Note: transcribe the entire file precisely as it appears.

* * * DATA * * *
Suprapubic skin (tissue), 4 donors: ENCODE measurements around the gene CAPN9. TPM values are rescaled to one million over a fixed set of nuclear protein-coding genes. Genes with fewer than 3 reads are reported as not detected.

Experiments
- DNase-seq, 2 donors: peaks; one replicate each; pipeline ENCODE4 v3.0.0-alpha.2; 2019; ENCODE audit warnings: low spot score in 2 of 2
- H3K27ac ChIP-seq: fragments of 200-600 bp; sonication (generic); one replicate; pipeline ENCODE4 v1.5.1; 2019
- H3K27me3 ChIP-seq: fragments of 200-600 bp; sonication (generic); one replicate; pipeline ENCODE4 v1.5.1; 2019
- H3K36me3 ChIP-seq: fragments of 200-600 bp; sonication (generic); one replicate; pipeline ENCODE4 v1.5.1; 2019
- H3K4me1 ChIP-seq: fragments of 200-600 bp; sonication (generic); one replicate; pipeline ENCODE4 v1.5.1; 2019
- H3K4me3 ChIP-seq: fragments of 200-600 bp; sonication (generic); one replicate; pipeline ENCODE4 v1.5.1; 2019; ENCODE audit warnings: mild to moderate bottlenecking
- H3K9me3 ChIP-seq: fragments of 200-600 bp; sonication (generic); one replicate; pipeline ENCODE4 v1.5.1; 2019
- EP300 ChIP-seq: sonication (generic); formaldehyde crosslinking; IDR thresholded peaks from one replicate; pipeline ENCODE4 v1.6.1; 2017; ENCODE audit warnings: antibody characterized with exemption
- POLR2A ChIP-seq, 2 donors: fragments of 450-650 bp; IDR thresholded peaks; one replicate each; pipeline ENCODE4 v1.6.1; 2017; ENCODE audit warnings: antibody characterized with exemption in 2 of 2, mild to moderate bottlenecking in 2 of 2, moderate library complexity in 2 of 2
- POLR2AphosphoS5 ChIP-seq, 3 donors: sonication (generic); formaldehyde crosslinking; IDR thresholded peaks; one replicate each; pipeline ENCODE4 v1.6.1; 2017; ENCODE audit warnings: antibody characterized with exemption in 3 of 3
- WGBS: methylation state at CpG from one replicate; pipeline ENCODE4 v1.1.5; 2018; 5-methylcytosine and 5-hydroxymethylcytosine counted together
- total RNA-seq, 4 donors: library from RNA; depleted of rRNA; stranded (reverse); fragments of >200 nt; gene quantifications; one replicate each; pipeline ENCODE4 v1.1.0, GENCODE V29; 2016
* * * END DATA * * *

Suprapubic skin (tissue), 4 donors: ENCODE measurements around the gene CAPN9. TPM values are rescaled to one million over a fixed set of nuclear protein-coding genes. Genes with fewer than 3 reads are reported as not detected.

Experiments
- DNase-seq, 2 donors: peaks; one replicate each; pipeline ENCODE4 v3.0.0-alpha.2; 2019; ENCODE audit warnings: low spot score in 2 of 2
- H3K27ac ChIP-seq: fragments of 200-600 bp; sonication (generic); one replicate; pipeline ENCODE4 v1.5.1; 2019
- H3K27me3 ChIP-seq: fragments of 200-600 bp; sonication (generic); one replicate; pipeline ENCODE4 v1.5.1; 2019
- H3K36me3 ChIP-seq: fragments of 200-600 bp; sonication (generic); one replicate; pipeline ENCODE4 v1.5.1; 2019
- H3K4me1 ChIP-seq: fragments of 200-600 bp; sonication (generic); one replicate; pipeline ENCODE4 v1.5.1; 2019
- H3K4me3 ChIP-seq: fragments of 200-600 bp; sonication (generic); one replicate; pipeline ENCODE4 v1.5.1; 2019; ENCODE audit warnings: mild to moderate bottlenecking
- H3K9me3 ChIP-seq: fragments of 200-600 bp; sonication (generic); one replicate; pipeline ENCODE4 v1.5.1; 2019
- EP300 ChIP-seq: sonication (generic); formaldehyde crosslinking; IDR thresholded peaks from one replicate; pipeline ENCODE4 v1.6.1; 2017; ENCODE audit warnings: antibody characterized with exemption
- POLR2A ChIP-seq, 2 donors: fragments of 450-650 bp; IDR thresholded peaks; one replicate each; pipeline ENCODE4 v1.6.1; 2017; ENCODE audit warnings: antibody characterized with exemption in 2 of 2, mild to moderate bottlenecking in 2 of 2, moderate library complexity in 2 of 2
- POLR2AphosphoS5 ChIP-seq, 3 donors: sonication (generic); formaldehyde crosslinking; IDR thresholded peaks; one replicate each; pipeline ENCODE4 v1.6.1; 2017; ENCODE audit warnings: antibody characterized with exemption in 3 of 3
- WGBS: methylation state at CpG from one replicate; pipeline ENCODE4 v1.1.5; 2018; 5-methylcytosine and 5-hydroxymethylcytosine counted together
- total RNA-seq, 4 donors: library from RNA; depleted of rRNA; stranded (reverse); fragments of >200 nt; gene quantifications; one replicate each; pipeline ENCODE4 v1.1.0, GENCODE V29; 2016